Once the liquid is concentrated, you have a decision to make. If you have to keep the moisture level in the recipe low, them keep boiling until it’s reduced by another half and use that.

If you’re looking for a jelly, you can use the gelatin trick we discussed before, After you’ve turned off the heat, hydrate some gelatin for a few minutes.

Once it’s fully soaked, add the gelatin into the concentrated juice, and stir. This may backfire if you have to bake the result, since gelatin needs cold temperatures to set. But if you’re using it for a spread or room temperature items, then it will work great.

What is apple jelly used for? 

Apple jelly is incredibly versatile and adds a whole new level of flavor to an endless amount of recipes – whether it’s sweet, savory, spicy, or even somewhere in between. 

For the purpose of comparing alternatives, the choice will mainly come down to the importance of the apple flavor and consistency in the dish, as these will be the main deciding factors.

For fillings or spreads

For dishes requiring the use of apple jelly as a filling or spread, the ingredient’s consistency is quite important. 

In cases like this, simply using an alternative jelly, jam or marmalade would work. Its consistency is relatively similar, just as sticky, and can perform similar roles within a recipe with some slight differences in texture and shape hold. 

The fruit choice will ultimately be up to you, as long as the recipe will still turn out successful and tasty.

For sauces, drizzles, or glazes

For sauces, drizzles, and glazes, it would depend on the consistency you’re going for.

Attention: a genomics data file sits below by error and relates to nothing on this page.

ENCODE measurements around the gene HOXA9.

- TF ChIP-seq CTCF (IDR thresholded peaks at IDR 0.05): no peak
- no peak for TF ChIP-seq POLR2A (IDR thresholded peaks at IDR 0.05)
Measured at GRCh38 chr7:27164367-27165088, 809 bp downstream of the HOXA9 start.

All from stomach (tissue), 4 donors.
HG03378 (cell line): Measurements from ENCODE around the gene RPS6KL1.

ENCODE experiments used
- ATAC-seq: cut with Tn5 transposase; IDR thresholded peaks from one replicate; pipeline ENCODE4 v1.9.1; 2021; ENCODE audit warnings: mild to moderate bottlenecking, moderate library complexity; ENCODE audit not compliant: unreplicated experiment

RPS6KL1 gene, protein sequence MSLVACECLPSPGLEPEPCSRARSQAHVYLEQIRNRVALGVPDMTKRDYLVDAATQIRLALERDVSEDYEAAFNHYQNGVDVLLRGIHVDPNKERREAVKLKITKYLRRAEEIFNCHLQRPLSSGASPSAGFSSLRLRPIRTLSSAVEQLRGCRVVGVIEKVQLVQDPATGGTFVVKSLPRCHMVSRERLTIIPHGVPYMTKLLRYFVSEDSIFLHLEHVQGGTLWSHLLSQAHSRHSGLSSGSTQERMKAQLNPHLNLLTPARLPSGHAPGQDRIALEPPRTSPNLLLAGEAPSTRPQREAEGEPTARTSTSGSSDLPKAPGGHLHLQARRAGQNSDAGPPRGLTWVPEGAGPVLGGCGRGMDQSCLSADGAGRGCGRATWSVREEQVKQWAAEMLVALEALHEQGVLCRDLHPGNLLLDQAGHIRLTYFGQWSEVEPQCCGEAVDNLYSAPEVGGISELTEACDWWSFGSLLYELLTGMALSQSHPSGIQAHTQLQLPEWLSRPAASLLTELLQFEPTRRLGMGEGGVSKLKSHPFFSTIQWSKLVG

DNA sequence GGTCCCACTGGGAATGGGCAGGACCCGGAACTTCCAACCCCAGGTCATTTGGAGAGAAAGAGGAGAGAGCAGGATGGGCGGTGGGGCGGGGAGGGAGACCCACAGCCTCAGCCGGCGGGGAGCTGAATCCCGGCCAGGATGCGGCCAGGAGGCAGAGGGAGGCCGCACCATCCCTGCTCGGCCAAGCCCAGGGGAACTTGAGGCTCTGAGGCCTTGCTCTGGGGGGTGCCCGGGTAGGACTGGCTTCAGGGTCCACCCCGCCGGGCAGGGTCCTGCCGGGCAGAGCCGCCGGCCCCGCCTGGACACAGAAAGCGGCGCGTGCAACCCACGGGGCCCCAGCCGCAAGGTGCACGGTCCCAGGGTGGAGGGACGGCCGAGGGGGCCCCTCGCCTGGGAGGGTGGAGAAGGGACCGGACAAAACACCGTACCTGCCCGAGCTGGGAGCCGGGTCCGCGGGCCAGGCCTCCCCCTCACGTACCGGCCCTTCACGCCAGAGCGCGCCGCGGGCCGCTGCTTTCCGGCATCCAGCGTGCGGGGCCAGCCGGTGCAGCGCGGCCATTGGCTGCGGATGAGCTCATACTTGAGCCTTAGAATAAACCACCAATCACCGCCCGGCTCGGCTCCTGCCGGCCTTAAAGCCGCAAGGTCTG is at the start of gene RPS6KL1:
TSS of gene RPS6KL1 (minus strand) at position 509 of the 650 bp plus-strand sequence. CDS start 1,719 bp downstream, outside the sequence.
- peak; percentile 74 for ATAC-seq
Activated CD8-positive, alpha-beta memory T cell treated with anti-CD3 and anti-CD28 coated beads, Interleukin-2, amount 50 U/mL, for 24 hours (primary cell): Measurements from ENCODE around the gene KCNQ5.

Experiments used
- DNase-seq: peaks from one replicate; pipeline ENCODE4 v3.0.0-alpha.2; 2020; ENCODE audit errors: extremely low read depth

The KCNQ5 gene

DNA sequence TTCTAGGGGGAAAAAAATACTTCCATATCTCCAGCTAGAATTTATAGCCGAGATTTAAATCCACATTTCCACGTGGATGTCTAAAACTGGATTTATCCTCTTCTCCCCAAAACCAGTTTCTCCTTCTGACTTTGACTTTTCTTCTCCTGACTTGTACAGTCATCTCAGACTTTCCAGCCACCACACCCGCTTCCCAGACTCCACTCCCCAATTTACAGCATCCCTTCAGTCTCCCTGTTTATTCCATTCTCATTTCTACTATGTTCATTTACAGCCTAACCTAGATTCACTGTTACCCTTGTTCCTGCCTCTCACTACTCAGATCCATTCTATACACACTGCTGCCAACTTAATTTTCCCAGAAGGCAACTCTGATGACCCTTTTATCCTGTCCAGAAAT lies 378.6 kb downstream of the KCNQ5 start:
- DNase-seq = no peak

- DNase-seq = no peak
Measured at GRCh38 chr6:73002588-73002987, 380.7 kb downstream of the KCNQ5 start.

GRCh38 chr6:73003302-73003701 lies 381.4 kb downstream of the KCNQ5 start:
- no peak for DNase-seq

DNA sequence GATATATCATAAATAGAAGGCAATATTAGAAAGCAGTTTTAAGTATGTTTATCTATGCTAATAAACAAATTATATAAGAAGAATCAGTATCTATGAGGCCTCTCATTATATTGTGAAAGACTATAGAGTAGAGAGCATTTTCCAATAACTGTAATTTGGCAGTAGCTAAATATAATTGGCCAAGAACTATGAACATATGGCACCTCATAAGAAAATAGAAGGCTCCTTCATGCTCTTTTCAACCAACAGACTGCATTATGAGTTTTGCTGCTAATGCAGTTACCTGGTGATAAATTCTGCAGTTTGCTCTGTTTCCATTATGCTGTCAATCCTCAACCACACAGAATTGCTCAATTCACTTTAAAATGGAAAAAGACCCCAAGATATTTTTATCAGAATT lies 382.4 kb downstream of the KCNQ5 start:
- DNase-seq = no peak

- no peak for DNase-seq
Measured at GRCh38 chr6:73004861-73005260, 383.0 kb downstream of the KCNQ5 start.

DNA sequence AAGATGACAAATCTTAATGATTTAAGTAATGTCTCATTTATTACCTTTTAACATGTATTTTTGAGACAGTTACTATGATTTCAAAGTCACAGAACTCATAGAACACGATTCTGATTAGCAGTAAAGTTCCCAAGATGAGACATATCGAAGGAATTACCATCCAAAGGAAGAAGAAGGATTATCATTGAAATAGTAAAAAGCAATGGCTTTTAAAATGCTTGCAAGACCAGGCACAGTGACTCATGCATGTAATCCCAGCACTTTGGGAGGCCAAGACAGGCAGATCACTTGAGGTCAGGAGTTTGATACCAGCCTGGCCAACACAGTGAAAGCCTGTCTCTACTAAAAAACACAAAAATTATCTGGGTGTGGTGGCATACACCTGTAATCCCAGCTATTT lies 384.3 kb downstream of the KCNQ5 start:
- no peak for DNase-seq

Alternative jellies, jams, and marmalades may serve this function well if you aim for a rich, thicker sauce that has hold and a glossy sheen when trickled over the main. 

The crushed canned fruit method would also work in this way, but would most likely need to be blended down to remove excess lumps.

As the main ingredient 

If the alternative is being melted down or mixed into the main dish itself, any variants will work. 

Depending on the recipe, any of these variants may need to be blended, melted, cooled, or boiled in order to reach the chemical composition required for it to incorporate well into the recipe.

How do you make apple jelly from scratch?

Generally speaking, the kind of apple which is selected has a significant impact on how exactly the process of making apple jelly goes. 

Some apples have higher pectin than others, as well as other physical and chemical properties, which result in varying responses to the process. 

Apple jelly is created by cleaning them, chopping them, and boiling them in a pot with water until softened.

These should be drained, and boiled in the pot with a few doses of apple juice, a splash of lemon juice, and a few cups of sugar. It should thicken and can be transferred into a container.

Creating beautifully balanced apple jelly comes about through the efficient balance between sugar and pectin, having an incredible chemical reaction with water when heated. 

This chemical combination results in certain outcomes, and thus perfect ‘jelly’ is created.

While sugar, water, and heat can be controlled specifically according to recipes, requirements, and preferences, the pectin itself is predominantly derived from the main ingredient – the choice of the fruit itself. 

Since pectin is a polysaccharide that occurs naturally within the fruit, this additive will be specific to the nature of the fruit added. In this case, it would be an apple. 

Many fruits have much lower levels of pectin that occur naturally. Thus, they would have different chemical reactions throughout the process – many of which may need extra additives just to create the right texture and consistency. 

Generally, berries, currants, and apricots have less pectin, while fruits like plums have a decent amount.

Choosing which apple jelly alternative is best would ultimately come down to what would work best for the real reason why apple jelly is called for in the specific recipe, as well as your own flavor, texture, and consistency preferences. But, get creative with it, you may just discover a whole new dish!

If you’ve got any other food curiosities be sure to check the related articles below, we’re always adding more food facts to make your life that much easier.